Saturday , November 18 2017

Kuwait budget deficit hits KD 1.094 bln – IMF urges reform

DUBAI, Sept 22, (Agencies): Kuwait’s budget deficit in the first five months of its fiscal year stood at KD 1.094 billion ($3.62 billion) after a deduction for the Future Generations Fund, the finance ministry said on Tuesday in a statement carried by Kuwait News Agency.

The deficit from April 1 to Aug 31 stood at KD 361.38 million before the 10 percent contribution of KD 733.50 million to the Future Generations Fund, part of Kuwait’s sovereign wealth fund, the statement said.

Finance Minister Anas Al-Saleh told reporters on Sept 15 that Kuwait plans to issue bonds in local currency by the end of the year to help bridge its budget deficit.

Kuwait’s Parliament in July approved a state budget for the current 2015-16 fiscal year, which begins on April 1, that envisages a budget deficit of KD 8.18 billion because of low oil prices.

However, the actual deficit may not turn out to be nearly as large. The size will depend on oil prices, while Kuwait has in the past often underspent its budget because of bureaucratic red tape and tensions between the cabinet and parliament that have slowed economic projects. This could also limit the deficit.

The fall in oil prices over the past months and the anticipated deficit in state budget have special importance to the current visit by a delegation from the International Monetary Fund (IMF) to Kuwait.

During the regular annual visit, the delegation renewed their recommendations on state finances amid rising concern over challenges to the local economy, as huge financing is needed for infrastructure and other projects.

The IMF recommendations and proposals were made during a joint panel discussion, attended by World Bank (WB) director in Kuwait Dr Firas Raad. The event focused on subsidy reforms, taxes and the anticipated budget deficit.

The drop in oil prices offers a good opportunity for conducting reforms in the structure of the Kuwaiti economy, IMF’s Deputy Division Chief, Middle East and Central Asia Department Ananthakrishnan Prasad, also chief of the Fund’s mission in Kuwait told KUNA on Monday.

He added that the IMF advised the country for introducing a 10-percent tax on local and foreign companies’ profits, while abolishing all other taxes and fees.

There is already a 15-percent tax on foreign firms, while local ones pay fees to certain institutions such as the Kuwait Foundation for the Advancement of Sciences and the Zakat House, as well as supporting labor.

The proposed tax would make KD 500 million ($1.65 million) to KD 800 million available for public finances, he noted.

On introducing a value-added tax (VAT), Prasad said that it is left to the Gulf Cooperation Council (GCC) states to decide when it should be applied and on what goods and commodities.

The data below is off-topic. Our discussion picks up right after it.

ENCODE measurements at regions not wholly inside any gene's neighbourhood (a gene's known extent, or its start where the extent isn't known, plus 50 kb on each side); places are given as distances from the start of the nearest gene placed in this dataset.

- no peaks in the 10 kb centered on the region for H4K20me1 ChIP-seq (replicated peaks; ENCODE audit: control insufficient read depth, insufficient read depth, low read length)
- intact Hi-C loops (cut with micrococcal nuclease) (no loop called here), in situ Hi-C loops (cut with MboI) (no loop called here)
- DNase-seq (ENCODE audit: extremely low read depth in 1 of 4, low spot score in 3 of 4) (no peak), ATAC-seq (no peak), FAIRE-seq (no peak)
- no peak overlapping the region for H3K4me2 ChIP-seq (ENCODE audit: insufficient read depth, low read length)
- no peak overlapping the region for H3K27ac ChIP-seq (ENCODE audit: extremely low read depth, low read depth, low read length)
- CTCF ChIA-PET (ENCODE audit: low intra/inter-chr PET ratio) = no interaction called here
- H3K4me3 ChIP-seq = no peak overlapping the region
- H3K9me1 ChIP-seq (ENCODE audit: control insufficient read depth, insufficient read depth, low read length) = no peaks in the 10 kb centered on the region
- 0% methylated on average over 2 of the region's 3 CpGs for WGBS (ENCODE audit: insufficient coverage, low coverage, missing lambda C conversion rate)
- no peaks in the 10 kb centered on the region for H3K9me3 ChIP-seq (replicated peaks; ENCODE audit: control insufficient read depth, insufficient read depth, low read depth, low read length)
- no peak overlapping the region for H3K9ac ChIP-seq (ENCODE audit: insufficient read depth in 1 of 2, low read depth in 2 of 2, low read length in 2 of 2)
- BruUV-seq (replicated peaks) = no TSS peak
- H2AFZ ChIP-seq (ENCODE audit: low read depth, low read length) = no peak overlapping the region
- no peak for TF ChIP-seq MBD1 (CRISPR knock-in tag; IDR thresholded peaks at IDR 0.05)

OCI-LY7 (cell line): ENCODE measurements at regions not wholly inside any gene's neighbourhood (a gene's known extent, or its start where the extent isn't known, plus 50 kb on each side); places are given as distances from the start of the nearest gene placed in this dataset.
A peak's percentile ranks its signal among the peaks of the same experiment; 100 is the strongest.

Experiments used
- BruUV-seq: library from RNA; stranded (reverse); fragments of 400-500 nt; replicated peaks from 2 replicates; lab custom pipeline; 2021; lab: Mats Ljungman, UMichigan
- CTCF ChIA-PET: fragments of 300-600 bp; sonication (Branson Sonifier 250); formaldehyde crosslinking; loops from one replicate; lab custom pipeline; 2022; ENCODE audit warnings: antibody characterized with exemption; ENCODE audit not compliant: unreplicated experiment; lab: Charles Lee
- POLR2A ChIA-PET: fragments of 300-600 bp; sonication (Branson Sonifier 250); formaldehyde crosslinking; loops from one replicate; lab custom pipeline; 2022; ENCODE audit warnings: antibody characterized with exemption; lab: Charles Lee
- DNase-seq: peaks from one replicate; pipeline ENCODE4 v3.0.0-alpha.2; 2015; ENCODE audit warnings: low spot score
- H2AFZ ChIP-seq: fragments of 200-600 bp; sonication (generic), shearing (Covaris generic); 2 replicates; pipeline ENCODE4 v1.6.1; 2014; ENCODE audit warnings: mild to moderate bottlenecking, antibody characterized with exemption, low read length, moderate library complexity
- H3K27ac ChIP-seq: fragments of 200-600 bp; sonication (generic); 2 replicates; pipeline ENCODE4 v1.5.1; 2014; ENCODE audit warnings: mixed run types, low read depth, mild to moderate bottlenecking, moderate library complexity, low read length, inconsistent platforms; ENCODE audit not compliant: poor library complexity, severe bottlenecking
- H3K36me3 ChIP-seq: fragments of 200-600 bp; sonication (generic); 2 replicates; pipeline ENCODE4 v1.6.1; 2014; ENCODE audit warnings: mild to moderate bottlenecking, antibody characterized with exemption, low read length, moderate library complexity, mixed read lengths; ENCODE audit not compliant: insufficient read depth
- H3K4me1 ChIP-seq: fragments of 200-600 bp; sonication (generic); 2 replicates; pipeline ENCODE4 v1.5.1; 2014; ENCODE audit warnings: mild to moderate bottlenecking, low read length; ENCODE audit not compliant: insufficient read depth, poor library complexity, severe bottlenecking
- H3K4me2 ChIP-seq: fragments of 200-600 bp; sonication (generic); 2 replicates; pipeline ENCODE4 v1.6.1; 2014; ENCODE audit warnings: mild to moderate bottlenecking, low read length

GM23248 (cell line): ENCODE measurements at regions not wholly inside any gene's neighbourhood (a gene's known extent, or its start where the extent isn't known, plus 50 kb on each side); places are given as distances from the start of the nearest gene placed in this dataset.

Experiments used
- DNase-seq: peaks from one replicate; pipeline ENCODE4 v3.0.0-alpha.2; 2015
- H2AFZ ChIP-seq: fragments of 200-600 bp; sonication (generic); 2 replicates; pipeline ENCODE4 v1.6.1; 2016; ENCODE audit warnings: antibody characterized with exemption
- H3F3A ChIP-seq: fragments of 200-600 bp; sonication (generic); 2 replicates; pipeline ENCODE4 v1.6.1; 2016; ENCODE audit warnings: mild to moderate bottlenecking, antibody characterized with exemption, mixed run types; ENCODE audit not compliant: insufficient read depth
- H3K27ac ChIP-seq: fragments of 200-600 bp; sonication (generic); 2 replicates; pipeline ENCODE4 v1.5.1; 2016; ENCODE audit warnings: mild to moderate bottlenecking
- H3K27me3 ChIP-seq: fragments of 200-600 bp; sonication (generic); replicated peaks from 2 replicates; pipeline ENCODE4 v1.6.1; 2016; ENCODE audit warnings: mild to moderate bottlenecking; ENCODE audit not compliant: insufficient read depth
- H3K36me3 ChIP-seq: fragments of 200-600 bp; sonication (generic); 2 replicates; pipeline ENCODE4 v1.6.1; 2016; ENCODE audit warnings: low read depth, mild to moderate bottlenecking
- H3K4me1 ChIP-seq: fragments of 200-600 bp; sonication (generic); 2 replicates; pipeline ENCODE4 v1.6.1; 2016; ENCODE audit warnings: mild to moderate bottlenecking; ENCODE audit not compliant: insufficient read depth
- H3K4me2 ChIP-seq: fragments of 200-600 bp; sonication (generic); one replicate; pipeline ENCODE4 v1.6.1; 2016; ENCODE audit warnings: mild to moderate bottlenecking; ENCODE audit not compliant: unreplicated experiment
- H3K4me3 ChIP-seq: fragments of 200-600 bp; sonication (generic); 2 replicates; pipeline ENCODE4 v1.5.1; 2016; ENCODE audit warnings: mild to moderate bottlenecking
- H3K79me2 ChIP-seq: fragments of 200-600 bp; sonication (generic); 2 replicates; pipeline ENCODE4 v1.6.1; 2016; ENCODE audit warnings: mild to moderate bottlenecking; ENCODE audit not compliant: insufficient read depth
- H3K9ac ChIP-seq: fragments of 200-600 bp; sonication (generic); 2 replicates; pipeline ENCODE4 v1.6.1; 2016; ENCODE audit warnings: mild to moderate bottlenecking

It was reported that GCC countries will introduce a five-percent VAT but nothing was confirmed, he said.

In the meantime, Prasad referred to the subsidy system in Kuwait as “unjust”, where people with high income are the ones who benefit the most from it.

A rapid remedy is needed so that subsidy would reach those who deserve it, he said, calling for establishing social safety networks. For him, lifting subsidy directly from some goods is the best way for a reform.

Prasad told discussions held last week on the sidelines of the annual Euromoney conference that Kuwait was the world’s first country in terms of offering subsidy, according to 2010 statistics. He noted that Arab countries as a whole offer 40 percent of the world’s subsidy.

Kuwait offered subsidy worth $287 billion in 2011, about 12 percent of the total GDP of all Arab countries, and about 32 percent of the government’s revenues.

He stressed the dire need for a mechanism while considering subsidy on fuel, to define prices and connect them to the international levels.

For his part, director of the WB Kuwait office Dr Raad said that they have worked with 20 countries in designing subsidy reforms and establishing social safety network.

In a statement, he stressed the significance of realizing; that in Kuwait, subsidies are too generous and have helped enhance the government’s role in employment.

In general, subsidies in the GCC countries benefit expatriates more than nationals, he noted.

If the Kuwaiti crude oil price stabilizes at $45 per barrel (pb), the budget deficit would reach KD eight billion, and a no deficit budget required the oil price to be at least $73 pb, Deputy Prime Minister and Minister of Finance Anas Al-Saleh told the Euromoney last week.

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